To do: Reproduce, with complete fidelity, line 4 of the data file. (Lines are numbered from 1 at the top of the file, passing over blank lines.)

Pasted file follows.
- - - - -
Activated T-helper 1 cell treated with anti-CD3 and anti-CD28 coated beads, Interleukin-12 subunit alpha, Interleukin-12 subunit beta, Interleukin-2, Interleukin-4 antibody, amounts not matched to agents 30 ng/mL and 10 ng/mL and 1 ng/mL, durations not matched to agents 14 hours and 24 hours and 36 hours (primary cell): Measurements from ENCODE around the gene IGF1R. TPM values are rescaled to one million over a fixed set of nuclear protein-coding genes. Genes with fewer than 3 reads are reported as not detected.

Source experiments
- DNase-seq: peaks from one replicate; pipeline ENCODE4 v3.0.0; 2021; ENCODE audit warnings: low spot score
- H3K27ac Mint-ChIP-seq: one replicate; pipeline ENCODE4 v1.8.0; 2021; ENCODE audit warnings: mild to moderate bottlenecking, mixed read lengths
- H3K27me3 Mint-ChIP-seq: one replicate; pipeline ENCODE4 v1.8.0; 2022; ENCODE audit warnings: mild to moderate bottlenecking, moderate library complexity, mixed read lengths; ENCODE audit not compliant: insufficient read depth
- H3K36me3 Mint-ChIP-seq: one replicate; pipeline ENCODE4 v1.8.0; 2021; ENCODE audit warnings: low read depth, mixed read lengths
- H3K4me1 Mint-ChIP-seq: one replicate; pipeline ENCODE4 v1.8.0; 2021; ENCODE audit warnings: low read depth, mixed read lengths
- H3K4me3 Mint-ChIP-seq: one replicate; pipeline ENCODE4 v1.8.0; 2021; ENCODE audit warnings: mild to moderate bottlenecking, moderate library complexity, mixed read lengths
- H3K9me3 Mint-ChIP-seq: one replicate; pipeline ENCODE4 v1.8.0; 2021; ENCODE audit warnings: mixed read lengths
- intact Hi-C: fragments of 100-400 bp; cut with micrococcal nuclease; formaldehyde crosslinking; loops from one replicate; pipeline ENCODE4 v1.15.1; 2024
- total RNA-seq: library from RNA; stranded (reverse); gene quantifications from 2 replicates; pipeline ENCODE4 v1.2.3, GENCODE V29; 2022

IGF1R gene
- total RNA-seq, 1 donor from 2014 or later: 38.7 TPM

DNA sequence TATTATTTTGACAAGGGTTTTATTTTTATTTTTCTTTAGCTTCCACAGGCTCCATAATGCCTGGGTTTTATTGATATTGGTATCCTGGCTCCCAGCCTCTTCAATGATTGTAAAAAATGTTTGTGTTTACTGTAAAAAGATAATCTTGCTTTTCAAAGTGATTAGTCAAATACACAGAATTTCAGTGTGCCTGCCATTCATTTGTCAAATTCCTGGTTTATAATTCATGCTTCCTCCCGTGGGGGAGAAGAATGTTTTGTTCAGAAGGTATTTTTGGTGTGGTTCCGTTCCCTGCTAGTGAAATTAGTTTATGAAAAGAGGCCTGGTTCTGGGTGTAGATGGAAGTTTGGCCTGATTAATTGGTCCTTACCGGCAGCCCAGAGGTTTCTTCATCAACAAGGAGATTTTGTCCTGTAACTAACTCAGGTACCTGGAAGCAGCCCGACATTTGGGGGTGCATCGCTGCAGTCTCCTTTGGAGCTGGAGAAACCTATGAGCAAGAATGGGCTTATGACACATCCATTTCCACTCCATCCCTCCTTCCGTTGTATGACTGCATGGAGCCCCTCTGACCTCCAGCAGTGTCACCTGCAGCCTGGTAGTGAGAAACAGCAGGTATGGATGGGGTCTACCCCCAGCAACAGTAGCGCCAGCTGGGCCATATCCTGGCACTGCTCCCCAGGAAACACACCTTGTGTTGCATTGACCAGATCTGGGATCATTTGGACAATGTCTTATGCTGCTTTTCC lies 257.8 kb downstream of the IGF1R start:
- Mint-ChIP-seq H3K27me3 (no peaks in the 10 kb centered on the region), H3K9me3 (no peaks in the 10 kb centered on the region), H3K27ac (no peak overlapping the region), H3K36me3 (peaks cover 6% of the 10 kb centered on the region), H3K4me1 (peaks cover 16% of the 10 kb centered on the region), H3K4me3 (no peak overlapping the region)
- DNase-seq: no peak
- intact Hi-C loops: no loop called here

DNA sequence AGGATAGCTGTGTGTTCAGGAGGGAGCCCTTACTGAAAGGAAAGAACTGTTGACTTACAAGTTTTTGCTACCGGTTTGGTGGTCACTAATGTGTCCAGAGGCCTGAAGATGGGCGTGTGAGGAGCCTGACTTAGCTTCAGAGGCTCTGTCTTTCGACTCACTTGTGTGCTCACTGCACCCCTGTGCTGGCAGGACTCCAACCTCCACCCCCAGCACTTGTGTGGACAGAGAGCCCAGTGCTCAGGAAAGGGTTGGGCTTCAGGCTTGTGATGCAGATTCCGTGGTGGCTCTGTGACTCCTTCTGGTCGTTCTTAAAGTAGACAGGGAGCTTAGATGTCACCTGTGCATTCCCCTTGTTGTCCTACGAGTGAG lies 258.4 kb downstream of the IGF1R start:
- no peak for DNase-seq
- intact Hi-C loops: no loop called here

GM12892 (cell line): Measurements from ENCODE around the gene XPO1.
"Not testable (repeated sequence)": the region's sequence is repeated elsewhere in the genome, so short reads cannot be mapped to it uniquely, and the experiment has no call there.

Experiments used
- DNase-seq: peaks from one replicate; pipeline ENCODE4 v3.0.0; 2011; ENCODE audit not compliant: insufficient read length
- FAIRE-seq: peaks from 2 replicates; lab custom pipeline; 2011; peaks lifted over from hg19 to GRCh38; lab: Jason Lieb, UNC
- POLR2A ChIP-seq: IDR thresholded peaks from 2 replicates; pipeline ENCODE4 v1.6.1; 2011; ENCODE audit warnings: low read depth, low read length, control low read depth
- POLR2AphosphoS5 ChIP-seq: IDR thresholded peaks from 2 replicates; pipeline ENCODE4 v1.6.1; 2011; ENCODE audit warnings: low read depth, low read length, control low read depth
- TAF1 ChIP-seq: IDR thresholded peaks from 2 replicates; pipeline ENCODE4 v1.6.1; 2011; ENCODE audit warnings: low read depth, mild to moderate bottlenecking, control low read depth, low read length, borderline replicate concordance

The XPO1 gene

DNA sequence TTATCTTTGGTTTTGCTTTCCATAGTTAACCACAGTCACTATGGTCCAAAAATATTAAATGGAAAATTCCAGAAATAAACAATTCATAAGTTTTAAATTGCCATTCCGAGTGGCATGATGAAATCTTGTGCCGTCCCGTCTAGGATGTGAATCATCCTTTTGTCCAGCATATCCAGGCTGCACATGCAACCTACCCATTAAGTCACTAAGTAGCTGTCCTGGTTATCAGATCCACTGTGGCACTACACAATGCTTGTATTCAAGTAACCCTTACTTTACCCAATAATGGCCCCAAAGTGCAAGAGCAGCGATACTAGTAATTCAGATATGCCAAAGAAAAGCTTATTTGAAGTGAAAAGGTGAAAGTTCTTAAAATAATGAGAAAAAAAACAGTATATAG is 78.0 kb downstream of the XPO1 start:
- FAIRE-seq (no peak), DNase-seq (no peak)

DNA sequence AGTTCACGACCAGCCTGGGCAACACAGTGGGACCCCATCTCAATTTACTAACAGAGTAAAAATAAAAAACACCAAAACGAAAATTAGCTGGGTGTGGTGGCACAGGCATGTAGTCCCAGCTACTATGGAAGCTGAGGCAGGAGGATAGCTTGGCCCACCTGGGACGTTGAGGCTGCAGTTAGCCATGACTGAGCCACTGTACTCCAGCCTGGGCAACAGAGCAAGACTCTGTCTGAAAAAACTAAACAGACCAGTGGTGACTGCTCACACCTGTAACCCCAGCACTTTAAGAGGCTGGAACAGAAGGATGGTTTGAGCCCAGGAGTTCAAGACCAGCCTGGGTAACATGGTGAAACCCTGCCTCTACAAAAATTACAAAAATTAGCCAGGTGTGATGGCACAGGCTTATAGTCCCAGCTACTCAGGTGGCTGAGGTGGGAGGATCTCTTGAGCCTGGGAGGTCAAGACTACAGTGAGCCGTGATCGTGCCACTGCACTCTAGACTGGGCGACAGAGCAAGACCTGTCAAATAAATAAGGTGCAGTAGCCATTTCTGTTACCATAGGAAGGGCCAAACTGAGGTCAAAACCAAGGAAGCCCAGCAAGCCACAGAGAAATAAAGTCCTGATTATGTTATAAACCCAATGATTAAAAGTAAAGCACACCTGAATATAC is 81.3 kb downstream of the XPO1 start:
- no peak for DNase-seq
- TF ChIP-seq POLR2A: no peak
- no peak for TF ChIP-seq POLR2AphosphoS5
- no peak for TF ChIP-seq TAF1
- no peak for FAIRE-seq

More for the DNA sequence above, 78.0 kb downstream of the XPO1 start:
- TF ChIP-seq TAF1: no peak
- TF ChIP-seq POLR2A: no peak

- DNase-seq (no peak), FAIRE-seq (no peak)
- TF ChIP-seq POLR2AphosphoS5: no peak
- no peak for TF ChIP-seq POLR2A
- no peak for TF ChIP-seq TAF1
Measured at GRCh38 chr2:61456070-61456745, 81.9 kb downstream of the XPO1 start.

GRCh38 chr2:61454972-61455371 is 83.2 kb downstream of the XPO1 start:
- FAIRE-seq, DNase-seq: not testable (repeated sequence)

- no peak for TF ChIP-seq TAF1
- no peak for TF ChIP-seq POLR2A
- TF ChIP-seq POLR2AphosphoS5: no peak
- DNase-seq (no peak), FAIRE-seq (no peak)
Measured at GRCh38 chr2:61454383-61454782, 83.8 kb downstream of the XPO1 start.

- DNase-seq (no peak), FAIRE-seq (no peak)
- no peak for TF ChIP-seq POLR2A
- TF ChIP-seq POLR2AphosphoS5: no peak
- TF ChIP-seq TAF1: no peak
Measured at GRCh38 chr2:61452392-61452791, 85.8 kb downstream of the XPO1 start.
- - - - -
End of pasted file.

- H3K27ac Mint-ChIP-seq: one replicate; pipeline ENCODE4 v1.8.0; 2021; ENCODE audit warnings: mild to moderate bottlenecking, mixed read lengths